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The case is Schwarzenegger v. Plata and it epitomizes the dire circumstances of the nation’s penal system. With more than 2 million locked up on any given day, including about 1.5 million in prison (not to mention the fact that more than 7 million adults are somewhere in the criminal justice system on any given day — jail, prison, probation, parole), the country has come face to face with the inevitable result of its incessant need to punish. Not only does the US have the highest rate of incarceration in the entire world, the money spent surpasses that spent on education in most states and has contributed to a growing budget crisis that threatens to bankrupt these states. California alone holds more than 160,000 inmates within its prison system, ranked just behind the state of Texas. 

The major cause of the current crisis can be found in the fact that the nation has declared a war on drugs and continues, in spite of overwhelming evidence of its failure, to criminalize those substances that are in great demand. Fully 80% of those in the federal prison system are there on drug convictions while about one-third in state prisons are locked up for drugs. We spend at least $50 billion a year on the drug war and another $68 billion keeping people in prison and jails. More than 600,000 will be released from prison each year, mostly with no place to go, little education and few marketable skills. About two-thirds will be sent back within a year or two. 

A class-action lawsuit brought by prisoners alleging inadequate medical care caused by serious overcrowding has resulted in a decision by a three-judge federal panel ordering the state of California to release one-fourth of its inmates. The judges wrote the following: 

Tragically, California’s inmates have long been denied even that minimal level of medical and mental health care, with consequences that have been serious, and often fatal. Inmates are forced to wait months or years for medically necessary appointments and examinations, and many receive inadequate medical care in substandard facilities that lack the medical equipment required to conduct routine examinations or afford essential medical treatment. Seriously mentally ill inmates languish in horrific conditions without access to necessary mental health care, raising the acuity of mental illness throughout the system and increasing the risk of inmate suicide. A significant number of inmates have died as a result of the state’s failure to provide constitutionally adequate medical care. As of mid-2005, a California inmate was dying needlessly every six or seven days.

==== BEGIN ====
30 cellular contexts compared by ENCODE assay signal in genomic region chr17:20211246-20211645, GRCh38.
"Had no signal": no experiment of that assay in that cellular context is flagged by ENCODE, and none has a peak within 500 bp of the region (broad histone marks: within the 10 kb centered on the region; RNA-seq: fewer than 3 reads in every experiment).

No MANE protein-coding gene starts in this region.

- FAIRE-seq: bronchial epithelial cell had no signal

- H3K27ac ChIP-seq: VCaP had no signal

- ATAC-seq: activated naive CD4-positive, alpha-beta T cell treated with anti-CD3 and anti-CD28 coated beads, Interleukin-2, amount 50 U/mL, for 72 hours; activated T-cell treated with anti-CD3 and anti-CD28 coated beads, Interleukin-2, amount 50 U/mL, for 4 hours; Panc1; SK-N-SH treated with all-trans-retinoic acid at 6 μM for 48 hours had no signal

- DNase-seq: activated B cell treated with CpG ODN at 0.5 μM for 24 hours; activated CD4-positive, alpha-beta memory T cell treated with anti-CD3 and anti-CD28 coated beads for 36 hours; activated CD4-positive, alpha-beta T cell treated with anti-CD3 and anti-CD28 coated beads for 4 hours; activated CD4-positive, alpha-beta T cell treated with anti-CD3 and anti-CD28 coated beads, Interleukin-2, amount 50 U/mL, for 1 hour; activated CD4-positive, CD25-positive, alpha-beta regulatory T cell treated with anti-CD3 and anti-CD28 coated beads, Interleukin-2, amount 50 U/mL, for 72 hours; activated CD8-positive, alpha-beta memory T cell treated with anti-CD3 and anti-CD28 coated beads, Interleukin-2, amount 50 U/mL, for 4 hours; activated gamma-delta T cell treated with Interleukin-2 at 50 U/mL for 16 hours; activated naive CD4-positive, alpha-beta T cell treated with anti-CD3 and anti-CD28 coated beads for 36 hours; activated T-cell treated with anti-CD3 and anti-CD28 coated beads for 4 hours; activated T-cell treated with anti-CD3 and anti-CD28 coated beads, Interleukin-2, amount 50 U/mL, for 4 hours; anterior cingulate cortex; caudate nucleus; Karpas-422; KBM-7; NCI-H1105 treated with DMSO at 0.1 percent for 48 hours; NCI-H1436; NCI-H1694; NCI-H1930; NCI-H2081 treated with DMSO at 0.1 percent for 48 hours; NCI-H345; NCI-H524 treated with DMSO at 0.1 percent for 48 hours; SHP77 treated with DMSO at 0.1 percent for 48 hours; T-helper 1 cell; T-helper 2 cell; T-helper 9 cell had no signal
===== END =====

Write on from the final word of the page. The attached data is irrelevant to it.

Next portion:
Later in this document the judges wrote: 

Thousands of prisoners are assigned to bad beds,” such as triple-bunked beds placed in gymnasiums or day rooms, and some institutions have populations approaching 300% of their intended capacity. In these overcrowded conditions, inmate-on-inmate violence is almost impossible to prevent, infectious diseases spread more easily, and lockdowns are sometimes the only means by which to maintain control. In short, California’s prisons are bursting at the seams and are impossible to manage.

To those of us who have studied the history of prisons, this comes as no surprise. Since the first prisons were opened in the states of New York and Pennsylvania, they have served as a warehouse for the unwanted, the marginalized, the surplus population. Indeed, starting with the Irish in the early 1800s the penal system of this country has been the residence of racial and ethnic minorities who, as is the case with most of the marginalized, do not matter to the powers that be. They are invisible, without a voice and powerless to do anything about it. The only time they are noticed is when they riot (as with Attica in 1971) or when conditions get so bad that a lawsuit forces the major media to turn their cameras and microphones away from their usual banal subjects. 

California is arguing that they are fully aware of the problems and are doing all they can to make the corrections. Dire consequences will result with the release of about 40,000 inmates, they warn. Crime will go up, they warn. The people will not be safe. And the most common refrain: We don’t have the money to provide alternatives. Don’t have the money? They already spend an estimated $47,000 per inmate per year.

The comments of the three-judge panel gave these prisoners a voice. Let us hope that for once the Supreme Court gives them another voice.